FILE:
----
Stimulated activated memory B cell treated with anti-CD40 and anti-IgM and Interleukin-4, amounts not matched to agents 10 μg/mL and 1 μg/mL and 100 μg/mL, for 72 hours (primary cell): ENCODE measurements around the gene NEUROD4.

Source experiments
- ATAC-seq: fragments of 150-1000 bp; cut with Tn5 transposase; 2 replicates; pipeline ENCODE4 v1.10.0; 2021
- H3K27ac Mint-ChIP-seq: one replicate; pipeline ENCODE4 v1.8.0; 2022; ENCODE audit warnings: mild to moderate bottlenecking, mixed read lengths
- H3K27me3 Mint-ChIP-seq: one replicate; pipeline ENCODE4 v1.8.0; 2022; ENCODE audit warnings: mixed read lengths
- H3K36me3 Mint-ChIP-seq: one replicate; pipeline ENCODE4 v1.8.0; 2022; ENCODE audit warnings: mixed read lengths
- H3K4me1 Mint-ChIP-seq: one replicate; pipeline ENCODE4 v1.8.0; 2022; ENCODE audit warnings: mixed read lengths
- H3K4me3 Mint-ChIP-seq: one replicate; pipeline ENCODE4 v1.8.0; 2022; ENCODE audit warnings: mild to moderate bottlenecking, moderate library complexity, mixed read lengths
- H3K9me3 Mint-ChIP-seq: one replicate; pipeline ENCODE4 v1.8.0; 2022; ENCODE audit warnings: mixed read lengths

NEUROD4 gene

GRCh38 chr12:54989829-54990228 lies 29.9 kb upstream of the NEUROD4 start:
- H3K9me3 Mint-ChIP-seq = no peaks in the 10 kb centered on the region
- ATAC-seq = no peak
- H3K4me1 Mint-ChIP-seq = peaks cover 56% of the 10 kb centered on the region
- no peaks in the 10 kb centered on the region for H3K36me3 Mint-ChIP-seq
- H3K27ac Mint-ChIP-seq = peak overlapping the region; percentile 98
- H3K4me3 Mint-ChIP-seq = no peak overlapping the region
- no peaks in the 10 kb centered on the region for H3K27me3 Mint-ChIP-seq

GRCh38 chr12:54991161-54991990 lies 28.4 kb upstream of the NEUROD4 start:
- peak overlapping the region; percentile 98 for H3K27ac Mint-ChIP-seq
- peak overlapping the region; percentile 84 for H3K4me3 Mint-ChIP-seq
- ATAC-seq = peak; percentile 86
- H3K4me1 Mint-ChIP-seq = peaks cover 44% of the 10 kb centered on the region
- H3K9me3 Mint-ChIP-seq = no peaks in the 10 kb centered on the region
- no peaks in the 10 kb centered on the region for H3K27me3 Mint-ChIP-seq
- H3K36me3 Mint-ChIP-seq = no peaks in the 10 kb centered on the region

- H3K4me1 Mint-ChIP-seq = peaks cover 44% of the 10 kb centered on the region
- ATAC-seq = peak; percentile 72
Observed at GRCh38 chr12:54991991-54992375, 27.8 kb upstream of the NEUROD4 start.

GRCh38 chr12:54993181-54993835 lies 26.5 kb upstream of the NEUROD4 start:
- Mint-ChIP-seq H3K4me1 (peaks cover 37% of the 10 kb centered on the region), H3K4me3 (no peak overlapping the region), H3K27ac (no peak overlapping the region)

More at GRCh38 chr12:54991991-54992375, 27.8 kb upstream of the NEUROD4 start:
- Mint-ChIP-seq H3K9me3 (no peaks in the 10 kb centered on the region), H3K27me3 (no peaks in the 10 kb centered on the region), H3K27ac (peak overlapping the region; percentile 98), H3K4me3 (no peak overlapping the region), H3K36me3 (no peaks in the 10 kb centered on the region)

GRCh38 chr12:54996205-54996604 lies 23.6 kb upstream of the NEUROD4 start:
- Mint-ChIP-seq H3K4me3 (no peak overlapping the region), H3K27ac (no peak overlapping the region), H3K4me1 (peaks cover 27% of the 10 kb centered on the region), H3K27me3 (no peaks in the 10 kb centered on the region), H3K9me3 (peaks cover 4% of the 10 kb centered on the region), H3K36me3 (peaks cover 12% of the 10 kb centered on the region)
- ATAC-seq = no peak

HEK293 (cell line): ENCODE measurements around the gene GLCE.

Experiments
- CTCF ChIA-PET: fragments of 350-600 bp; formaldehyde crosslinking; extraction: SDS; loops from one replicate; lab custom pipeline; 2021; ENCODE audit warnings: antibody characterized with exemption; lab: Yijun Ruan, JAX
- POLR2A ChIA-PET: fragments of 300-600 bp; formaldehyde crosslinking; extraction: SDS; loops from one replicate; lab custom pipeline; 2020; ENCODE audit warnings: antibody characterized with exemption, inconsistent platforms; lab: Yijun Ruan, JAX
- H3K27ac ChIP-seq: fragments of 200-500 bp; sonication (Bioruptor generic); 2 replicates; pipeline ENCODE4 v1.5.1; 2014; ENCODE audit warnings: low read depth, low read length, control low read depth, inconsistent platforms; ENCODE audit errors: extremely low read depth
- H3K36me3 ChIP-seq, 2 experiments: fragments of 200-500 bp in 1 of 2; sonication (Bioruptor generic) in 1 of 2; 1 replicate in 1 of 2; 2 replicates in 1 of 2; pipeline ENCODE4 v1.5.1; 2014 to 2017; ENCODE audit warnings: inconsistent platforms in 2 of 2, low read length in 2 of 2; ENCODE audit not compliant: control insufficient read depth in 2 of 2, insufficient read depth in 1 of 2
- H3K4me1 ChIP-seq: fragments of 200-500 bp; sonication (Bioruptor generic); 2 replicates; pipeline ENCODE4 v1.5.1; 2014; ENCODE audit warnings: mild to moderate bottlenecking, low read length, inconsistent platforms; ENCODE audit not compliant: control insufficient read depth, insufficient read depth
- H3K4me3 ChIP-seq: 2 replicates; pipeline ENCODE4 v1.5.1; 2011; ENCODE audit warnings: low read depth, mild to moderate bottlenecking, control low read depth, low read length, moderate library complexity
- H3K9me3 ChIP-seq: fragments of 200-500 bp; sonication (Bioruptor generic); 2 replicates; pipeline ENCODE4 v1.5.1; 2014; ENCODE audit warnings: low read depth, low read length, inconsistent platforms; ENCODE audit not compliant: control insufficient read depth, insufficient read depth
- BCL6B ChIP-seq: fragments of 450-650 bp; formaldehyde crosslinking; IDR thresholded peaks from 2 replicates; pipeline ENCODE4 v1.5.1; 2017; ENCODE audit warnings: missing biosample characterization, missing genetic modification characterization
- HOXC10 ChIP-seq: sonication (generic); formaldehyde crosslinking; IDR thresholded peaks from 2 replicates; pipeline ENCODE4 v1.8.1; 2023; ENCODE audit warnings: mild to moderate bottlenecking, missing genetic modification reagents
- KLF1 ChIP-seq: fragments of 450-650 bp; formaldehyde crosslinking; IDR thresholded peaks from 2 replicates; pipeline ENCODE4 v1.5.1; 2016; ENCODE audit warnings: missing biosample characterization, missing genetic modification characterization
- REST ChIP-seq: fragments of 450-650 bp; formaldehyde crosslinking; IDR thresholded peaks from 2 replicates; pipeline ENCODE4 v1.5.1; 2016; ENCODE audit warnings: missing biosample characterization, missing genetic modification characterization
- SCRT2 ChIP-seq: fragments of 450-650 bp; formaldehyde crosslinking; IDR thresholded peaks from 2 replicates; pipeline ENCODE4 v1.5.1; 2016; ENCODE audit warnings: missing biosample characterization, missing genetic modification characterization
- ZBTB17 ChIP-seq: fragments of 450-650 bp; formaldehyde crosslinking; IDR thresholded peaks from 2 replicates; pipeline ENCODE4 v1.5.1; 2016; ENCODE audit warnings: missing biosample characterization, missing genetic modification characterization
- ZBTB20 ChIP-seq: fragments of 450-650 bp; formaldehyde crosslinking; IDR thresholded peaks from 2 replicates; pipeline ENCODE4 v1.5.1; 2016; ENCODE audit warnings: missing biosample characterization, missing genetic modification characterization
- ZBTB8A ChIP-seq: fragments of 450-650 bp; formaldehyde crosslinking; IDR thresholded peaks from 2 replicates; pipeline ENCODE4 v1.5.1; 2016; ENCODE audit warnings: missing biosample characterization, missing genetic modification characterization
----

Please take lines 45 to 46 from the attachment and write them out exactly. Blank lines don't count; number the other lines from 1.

- H3K9me3 ChIP-seq: fragments of 200-500 bp; sonication (Bioruptor generic); 2 replicates; pipeline ENCODE4 v1.5.1; 2014; ENCODE audit warnings: low read depth, low read length, inconsistent platforms; ENCODE audit not compliant: control insufficient read depth, insufficient read depth
- BCL6B ChIP-seq: fragments of 450-650 bp; formaldehyde crosslinking; IDR thresholded peaks from 2 replicates; pipeline ENCODE4 v1.5.1; 2017; ENCODE audit warnings: missing biosample characterization, missing genetic modification characterization